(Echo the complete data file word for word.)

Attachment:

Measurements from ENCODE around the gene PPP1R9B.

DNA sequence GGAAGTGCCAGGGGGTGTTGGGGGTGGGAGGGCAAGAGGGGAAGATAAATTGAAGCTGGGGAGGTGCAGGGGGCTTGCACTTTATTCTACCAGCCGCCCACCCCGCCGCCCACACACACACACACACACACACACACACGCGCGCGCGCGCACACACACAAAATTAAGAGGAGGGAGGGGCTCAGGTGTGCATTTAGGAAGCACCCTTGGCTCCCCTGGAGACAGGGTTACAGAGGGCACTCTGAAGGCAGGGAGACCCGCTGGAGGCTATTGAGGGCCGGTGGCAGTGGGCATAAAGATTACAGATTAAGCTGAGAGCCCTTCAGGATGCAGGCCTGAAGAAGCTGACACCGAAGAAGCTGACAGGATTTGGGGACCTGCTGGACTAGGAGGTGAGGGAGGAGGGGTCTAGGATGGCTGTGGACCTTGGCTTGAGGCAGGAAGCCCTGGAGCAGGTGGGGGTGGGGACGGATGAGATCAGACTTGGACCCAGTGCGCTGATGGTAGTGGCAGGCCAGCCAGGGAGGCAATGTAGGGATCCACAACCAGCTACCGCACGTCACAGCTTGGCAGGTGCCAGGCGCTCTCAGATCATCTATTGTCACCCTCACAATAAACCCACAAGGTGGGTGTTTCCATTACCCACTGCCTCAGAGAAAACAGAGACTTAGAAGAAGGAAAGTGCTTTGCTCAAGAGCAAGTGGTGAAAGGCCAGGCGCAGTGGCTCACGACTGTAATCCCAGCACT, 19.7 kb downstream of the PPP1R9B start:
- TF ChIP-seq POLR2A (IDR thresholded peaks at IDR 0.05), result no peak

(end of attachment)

Measurements from ENCODE around the gene PPP1R9B.

DNA sequence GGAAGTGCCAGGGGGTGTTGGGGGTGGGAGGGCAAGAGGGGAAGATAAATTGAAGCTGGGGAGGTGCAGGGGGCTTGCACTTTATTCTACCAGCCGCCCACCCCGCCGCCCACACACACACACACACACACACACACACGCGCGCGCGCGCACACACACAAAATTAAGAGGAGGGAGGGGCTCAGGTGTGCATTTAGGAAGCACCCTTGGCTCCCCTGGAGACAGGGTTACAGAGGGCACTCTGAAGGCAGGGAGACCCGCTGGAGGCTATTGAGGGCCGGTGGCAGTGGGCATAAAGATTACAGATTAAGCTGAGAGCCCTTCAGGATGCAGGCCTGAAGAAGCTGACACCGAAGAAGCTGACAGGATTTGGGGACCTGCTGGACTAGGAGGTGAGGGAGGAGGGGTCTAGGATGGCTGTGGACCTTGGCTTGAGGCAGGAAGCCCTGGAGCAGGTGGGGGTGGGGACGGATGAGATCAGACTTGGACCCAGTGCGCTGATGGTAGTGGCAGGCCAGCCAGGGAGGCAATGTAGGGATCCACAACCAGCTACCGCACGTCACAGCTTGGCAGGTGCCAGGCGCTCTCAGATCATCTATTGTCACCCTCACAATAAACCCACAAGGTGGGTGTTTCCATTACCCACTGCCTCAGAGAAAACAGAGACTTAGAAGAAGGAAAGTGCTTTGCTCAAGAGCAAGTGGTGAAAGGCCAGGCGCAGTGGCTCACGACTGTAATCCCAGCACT, 19.7 kb downstream of the PPP1R9B start:
- TF ChIP-seq POLR2A (IDR thresholded peaks at IDR 0.05), result no peak